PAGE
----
MIAMI -- Former Miami Heat great Dwyane Wade isn't surprised that new Heat swingman and his good friend Jimmy Butler is having so much success with his old team. Wade, who spent 15 seasons playing in Miami, believes that Butler has the right kind of "crazy" to fit in with the Heat's culture.
"I think Jimmy's been very clear, and I think I've spoken a few times, it's conversations that we had about Miami early on, and it's certain people that you just know are Miami Heat guys when you know the culture," Wade said during a conference call Wednesday to announce his new role with Turner Sports. "And for me, I always thought that Jimmy was that -- not knowing that this would actually happen -- but I always thought that Jimmy's personality and his crazy is perfect for [Heat president] Pat Riley and [coach] Erik Spoelstra's crazy."
After hearing about Wade's comments, Butler agreed. When asked why he thinks he has the right brand of "crazy" for this Heat team, Butler praised the tough-minded Heat culture that has defined Riley's tenure in South Beach.
"I think it's all based off of honesty, truthfulness, hard work and intention," Butler told ESPN after scoring 24 points, dishing out 10 assists and grabbing 7 rebounds in a 134-129 overtime win over the Washington Wizards. "And I feel like when you talk about myself, you talk about Spo, you talk about Coach Pat, that's what all of this thing is based off of: how hard you work, how you can keep it real with one another and not take anything personal. It fits for me here. I'm loving it, man. They're constantly in my ear, and we're constantly going back and forth, figuring out ways that I can be better. How I can make everybody else better. But this culture -- I'm super happy to be here. I'm fortunate to be here, man. This is a great group of guys. It's a great organization. But like [Wade] said, this is the right type of crazy for me."
Wade, who spent the 2016-17 season playing alongside Butler as a member of the Chicago Bulls, said he made it clear to Butler when he signed with the Heat last summer that this was his team now.
"One thing I told Jimmy when he got there was, 'Hey, this is Jimmy Butler era,'" Wade said. "'Don't worry about people saying anything about Dwyane Wade. I am old and retired and gone. So you don't have to worry about me anymore. Focus on what you're trying to build with Miami in your time there. Don't ever feel like you have to be me or anybody else that's come before you. You just have to be Jimmy Butler.' And I think he's great at being Jimmy Butler, and that's who he needs to be."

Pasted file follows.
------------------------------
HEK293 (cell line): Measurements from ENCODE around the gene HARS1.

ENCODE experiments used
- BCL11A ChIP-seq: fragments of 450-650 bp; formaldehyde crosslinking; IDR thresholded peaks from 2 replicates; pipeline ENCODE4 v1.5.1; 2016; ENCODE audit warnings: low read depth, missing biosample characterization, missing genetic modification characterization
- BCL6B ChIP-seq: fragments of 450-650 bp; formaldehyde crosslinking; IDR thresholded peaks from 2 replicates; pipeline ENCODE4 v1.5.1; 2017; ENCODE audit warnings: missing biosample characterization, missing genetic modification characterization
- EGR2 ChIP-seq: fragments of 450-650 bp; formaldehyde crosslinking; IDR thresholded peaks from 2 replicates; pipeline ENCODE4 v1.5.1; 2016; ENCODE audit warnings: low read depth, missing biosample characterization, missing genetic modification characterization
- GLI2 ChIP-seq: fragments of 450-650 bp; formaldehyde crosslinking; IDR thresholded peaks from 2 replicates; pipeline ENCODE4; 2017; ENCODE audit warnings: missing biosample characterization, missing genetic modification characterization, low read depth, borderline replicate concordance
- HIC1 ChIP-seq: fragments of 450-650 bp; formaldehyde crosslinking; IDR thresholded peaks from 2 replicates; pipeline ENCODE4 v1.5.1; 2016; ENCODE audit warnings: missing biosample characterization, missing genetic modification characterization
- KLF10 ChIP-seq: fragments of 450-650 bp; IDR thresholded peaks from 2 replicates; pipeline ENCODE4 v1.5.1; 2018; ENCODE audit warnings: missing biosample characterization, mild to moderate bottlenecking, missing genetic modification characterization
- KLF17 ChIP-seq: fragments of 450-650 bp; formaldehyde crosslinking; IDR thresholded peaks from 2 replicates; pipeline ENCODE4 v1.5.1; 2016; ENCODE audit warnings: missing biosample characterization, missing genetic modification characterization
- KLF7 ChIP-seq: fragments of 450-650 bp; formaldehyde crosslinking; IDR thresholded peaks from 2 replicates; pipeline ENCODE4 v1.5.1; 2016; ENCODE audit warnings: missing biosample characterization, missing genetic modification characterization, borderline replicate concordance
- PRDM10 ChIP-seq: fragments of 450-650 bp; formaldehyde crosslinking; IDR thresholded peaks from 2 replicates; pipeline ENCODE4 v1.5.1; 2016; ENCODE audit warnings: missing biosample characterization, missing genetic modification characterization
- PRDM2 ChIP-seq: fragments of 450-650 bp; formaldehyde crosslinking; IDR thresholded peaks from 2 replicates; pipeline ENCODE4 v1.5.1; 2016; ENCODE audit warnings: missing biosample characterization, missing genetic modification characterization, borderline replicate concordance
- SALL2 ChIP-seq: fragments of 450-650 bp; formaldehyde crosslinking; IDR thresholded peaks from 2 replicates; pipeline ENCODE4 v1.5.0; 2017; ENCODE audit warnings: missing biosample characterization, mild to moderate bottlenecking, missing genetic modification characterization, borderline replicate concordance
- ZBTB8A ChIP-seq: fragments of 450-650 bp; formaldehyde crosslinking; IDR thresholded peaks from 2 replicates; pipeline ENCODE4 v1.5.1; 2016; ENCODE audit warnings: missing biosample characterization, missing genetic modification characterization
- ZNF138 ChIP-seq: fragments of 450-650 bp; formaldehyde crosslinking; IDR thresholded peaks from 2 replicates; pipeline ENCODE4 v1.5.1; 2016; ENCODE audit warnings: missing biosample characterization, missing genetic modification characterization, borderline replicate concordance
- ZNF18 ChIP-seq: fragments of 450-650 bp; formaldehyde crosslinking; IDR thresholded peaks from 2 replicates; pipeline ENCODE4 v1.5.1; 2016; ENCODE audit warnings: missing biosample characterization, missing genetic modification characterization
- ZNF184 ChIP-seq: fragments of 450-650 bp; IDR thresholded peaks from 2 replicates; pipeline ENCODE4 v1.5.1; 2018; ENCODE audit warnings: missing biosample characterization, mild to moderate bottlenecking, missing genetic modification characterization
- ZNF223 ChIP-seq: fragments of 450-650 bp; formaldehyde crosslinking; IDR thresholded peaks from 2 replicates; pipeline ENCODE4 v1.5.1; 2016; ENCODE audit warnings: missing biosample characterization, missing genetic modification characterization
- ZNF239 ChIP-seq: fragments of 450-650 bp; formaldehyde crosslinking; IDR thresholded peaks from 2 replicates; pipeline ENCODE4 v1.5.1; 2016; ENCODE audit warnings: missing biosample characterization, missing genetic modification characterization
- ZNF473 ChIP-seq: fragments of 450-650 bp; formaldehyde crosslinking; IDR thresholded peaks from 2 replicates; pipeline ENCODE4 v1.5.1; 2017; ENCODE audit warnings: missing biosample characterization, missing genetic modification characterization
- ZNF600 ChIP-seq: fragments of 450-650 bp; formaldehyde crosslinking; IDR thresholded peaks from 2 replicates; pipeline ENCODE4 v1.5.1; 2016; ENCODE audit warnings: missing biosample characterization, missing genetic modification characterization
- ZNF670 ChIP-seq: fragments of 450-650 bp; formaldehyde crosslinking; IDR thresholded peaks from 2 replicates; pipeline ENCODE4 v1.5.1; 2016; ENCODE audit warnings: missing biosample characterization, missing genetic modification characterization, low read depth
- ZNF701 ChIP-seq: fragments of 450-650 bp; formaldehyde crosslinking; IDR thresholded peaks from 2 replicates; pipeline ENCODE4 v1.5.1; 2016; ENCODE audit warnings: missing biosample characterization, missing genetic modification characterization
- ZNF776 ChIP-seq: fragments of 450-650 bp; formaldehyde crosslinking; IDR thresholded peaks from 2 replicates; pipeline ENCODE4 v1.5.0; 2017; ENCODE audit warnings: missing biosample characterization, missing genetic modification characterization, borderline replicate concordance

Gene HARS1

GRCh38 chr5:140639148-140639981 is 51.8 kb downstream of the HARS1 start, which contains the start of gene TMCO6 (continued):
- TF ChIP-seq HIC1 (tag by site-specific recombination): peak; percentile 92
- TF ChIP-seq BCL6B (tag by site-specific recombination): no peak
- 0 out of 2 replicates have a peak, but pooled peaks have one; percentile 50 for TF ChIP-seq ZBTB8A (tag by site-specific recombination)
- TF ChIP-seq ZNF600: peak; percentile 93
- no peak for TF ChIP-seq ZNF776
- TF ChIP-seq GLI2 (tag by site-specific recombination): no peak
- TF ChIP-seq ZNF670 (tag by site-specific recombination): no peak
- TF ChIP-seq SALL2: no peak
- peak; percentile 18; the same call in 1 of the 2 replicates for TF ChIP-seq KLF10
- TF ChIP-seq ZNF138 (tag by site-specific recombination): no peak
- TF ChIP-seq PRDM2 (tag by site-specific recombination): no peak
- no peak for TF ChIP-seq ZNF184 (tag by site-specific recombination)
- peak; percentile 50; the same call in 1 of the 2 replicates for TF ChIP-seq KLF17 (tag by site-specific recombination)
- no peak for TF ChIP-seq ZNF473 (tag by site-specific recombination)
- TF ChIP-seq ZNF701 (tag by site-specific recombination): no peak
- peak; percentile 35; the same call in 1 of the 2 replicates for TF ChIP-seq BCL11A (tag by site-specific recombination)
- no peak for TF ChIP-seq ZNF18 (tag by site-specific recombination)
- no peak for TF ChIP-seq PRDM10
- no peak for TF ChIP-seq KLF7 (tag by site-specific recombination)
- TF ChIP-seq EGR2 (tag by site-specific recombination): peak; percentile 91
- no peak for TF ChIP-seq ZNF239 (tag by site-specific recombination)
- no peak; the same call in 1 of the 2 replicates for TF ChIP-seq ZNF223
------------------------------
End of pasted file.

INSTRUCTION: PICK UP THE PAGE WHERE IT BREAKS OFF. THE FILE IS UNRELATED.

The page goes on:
After some tumultuous moments during previous stops in Chicago, Minnesota and Philadelphia, Butler, 30, has fit quickly into the Heat culture and has helped the team to a 31-13 start.
"I think we all are pleasantly surprised by the emergence of the Heat so soon," Wade said. "Knowing that Jimmy was coming in, obviously he was an All-Star player, but not knowing what the younger guys was going to bring to the team and not knowing that Bam [Adebayo] was going to continue to emerge to an All-Star level as he has, it's definitely been a pleasant surprise for all of us old heads that love the Miami Heat. Just overly joyed and excited about where the team is and just the future of the possibilities, where we go."
Spoelstra was effusive in his praise when discussing the impact Butler has had on both the team and the younger players in the group.
"We've always admired him as a player," Spoelstra said. "And like Dwyane said, we felt that his values match up ours, and we never think anything of that. If you want to use the adjective, quote unquote, his crazy matches our crazy. People have said that more about us than him. So we think it's a marriage made in heaven. It's our language. He speaks our language. We speak his language. We think it's normal behavior. We think if you lose or don't play well, we expect everybody in the building to be probably irrationally upset, even during the regular season or in a regular-season game during January. That's how we're wired. That's why he's perfect for us to be the face of the franchise moving forward."
Spoelstra and his players point to the fact that Butler has served as a role model on and off the floor for a group that has surprised the entire league in the first half of the season.
"And then stylistically, the way he plays the game of basketball and the way he competes fits on so many different levels to be able to help our young guys grow and gain confidence," Spoelstra said. "And play off of his talent and his competitiveness and his will because he's a very giving and sharing player. That was probably one of the most pleasant things that I've learned about him in our setting is he wants other guys to flourish, and he understands the big picture. Guys need to be better and different in April and May than they are right now. For that to happen, he has to facilitate that, and we think it's a fantastic fit."
Aside from cheering the Heat on from a distance, Wade is enjoying retired life as he begins his career as a commentator for Turner. When asked about a possible ownership stake in the Heat and a role within the organization moving forward, Wade said those conversations are "ongoing."
"When it comes to talking to the Arisons and ownership, we've definitely sat down and talked about what I wanted to do since the game is over with," he said. "And that's a conversation that will continue to be ongoing. I think right now, as you guys know, my family and I moved to Los Angeles, and I'm really involved in so many other areas of my life, and I want to get that, and I want to get that going, and the basketball will be there. My ties to Miami will never go anywhere. When that opportunity makes sense and is right, then we'll definitely sit down and have an even more in-depth conversation."